Prefect is a workflow orchestration and observability platform that provides a centralized, consistent approach for running a variety of scheduled and event-driven application workloads. With Prefect, you can run your background tasks as Python scripts, serverless functions, or Docker containers, and manage them no matter where they run.

To see how this works, let’s say you want to take your code above and do the following:

  • Parse a new customer record from a JSON file (e.g., a file uploaded to an object storage container like Amazon S3)
  • Parse, validate, and take action on this customer record (e.g., trigger an e-mail verification workflow) whenever an event or API call occurs

First, you can modify your Pydantic code to load and verify a customer record from JSON. In the code below, I use a static file in Amazon S3 as an example. Once you load the JSON file from the URL, you can use the static method model_validate_json() on your Pydantic model to create a new Customer object. (Your model inherits this method from BaseModel.)

1from pydantic import BaseModel, EmailStr, IPvAnyAddress, ValidationError
2from urllib.request import urlopen 
3import json
5class Customer(BaseModel):
6    fullName: str = "John Doe"
7    email: EmailStr
8    ipAddress: IPvAnyAddress
11    url=""
12    response = urlopen(url) 
13    cust_data =
14    print(cust_data)
15    cust = Customer.model_validate_json(cust_data)
16except ValidationError as e:
17    for error in e.errors():
18        print(f'{error["input"]} - {error["msg"]}')

Next, you can turn this into a Prefect workflow and run it in response to an event - such as an upload of a file to Amazon S3 - or an API call from an external application. To do so, install Prefect into your machine or virtualenv: pip install -U prefect

Running this in Prefect entails creating a flow - a function that takes input, performs some work, and returns output. Our Quickstart will give you more information on how to get started with flows. Briefly, here’s how your code would change:

1from pydantic import BaseModel, EmailStr, IPvAnyAddress, ValidationError
2from urllib.request import urlopen 
3import json
4from prefect import flow, task
6class Customer(BaseModel):
7    fullName: str = "John Doe"
8    email: EmailStr
9    ipAddress: IPvAnyAddress
12def verify_customer(): 
13    try: 
14        url=""
15        response = urlopen(url) 
16        cust_data =
17        print(cust_data)
18        cust = Customer.model_validate_json(cust_data)
20        # Trigger email verification
21        # verifyEmail(cust)
22    except ValidationError as e:
23        for error in e.errors():
24            print(f'{error["input"]} - {error["msg"]}')
26if __name__ == "__main__":
27    verify_customer()

You only have to make a few minor changes to turn this into a Prefect flow:

  • Create a method - I called ours verifyCustomer() - marked with the Prefect @flow decorator to mark it as a flow. This super-powers your ordinary Python function and gives it a number of additional Prefect-provided features, including retry semantics, persistent state, and logging, among others.You can also turn a flow into a deployment, which provides it with a remotely accessible REST API interface.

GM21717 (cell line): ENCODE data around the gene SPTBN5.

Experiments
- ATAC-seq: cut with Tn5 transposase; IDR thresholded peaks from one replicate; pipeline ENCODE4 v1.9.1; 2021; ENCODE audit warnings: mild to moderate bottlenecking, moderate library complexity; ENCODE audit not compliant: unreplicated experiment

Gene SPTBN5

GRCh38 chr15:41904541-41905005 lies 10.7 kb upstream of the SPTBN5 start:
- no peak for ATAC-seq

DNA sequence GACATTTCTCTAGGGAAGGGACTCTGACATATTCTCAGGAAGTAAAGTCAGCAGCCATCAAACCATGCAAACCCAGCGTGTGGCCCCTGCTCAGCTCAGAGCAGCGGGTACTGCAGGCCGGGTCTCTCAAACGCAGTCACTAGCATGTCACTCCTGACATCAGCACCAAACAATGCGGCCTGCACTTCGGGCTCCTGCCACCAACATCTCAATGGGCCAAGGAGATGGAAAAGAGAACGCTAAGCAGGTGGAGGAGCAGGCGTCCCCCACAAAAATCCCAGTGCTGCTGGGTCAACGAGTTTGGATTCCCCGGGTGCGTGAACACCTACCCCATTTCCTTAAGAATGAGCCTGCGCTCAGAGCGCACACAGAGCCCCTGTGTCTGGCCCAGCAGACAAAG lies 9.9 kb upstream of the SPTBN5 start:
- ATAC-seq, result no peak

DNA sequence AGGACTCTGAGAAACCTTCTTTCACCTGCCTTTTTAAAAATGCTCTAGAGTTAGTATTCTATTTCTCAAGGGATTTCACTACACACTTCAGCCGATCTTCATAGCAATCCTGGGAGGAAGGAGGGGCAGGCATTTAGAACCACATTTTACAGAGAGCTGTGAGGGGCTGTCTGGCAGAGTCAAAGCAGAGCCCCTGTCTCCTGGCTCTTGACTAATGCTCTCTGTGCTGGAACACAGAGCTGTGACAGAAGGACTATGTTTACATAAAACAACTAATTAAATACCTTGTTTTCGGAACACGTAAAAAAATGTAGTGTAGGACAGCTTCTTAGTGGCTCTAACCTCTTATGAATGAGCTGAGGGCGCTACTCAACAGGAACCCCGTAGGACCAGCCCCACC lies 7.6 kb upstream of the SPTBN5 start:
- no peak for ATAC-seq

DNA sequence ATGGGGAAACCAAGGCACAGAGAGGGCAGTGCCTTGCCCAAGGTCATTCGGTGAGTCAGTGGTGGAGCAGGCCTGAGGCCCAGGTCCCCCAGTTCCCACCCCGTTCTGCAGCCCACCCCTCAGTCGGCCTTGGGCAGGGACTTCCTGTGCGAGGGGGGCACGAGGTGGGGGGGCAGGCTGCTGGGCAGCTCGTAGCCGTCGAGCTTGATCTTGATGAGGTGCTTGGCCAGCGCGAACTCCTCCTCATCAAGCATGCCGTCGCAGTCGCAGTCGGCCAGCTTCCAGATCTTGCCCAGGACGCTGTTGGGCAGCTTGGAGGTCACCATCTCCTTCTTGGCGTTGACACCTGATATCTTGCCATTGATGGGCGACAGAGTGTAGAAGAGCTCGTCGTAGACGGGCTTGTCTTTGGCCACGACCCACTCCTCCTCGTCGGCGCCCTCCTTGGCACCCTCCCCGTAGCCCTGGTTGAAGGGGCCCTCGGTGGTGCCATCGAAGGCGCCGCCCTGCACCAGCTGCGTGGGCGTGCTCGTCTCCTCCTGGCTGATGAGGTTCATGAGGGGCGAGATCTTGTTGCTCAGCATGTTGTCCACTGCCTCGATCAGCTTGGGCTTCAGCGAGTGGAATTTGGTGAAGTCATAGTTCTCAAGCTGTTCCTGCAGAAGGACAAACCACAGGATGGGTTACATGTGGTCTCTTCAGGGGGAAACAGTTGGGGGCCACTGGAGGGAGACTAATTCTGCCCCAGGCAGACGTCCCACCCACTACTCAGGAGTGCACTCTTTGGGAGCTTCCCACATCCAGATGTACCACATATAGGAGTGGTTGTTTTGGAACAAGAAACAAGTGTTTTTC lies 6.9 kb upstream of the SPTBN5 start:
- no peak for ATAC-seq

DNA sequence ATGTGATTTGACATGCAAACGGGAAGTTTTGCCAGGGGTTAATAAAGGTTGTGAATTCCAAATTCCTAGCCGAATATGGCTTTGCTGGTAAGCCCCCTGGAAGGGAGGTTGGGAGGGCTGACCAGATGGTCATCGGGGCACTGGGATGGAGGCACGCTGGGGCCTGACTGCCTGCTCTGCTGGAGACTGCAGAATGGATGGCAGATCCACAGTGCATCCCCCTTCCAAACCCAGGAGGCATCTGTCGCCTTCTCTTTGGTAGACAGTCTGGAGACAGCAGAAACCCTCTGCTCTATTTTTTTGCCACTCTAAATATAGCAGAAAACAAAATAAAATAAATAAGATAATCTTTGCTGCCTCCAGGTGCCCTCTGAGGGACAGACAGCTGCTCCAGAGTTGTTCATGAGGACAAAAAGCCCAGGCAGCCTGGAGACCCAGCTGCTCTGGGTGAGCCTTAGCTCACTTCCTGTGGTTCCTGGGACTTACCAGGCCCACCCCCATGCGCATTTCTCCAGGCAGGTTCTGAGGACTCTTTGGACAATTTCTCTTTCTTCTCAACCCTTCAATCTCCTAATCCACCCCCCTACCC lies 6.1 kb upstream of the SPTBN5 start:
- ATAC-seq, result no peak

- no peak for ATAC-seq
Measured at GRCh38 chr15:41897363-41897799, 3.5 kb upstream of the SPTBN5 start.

• Trigger the flow from the Python file’s __main__ method.

You can run this file by logging into Prefect Cloud (create an account if you don’t have one already): prefect cloud login, and then running: python

This gives us the following output:

There’s no sense in triggering our e-mail confirmation workflow if you weren’t even handed a valid e-mail address! By leveraging Pydantic, you can detect and log errors in your workflows. That reduces mysterious workflow failures and, over time, leads to improved data quality.

From here, you can turn your Prefect flow into a deployment, which will enable you to trigger it via a webhook. Just change the line in __main__ to the following to create a deployment: verify_customer.serve(name="verify_customer_deployment")

To create a webhook, login to Prefect and, from the navigation menu, select Event Webhooks. Select the + button and then add a dynamic webhook that passes through the JSON body you send in your request:

This will create a webhook URL that you can call from any application. For example, you can call it with a simple POST with a JSON body via Postman:

This will create an event in Prefect for the call. From the navigation menu, select Event Feed and click through to the event to see the event with all of its data. From here, you can select the dots in the upper right menu and select Automate to associate your webhook with your deployment as we’ve documented elsewhere:

You can also modify the flow for more fine-grained control over its execution. For example, you could split the validation and e-mail confirmation steps into separate tasks, and specify retry semantics for the email verification task on failure (e.g., if your SMTP server is temporarily unreachable).

Final thoughts

I’ve shown how easy it is to incorporate Pydantic into your Python code - and how you can use Pydantic and Prefect together to create robust workflows. To try it out yourself, sign up for a free Prefect account and create your first workflow.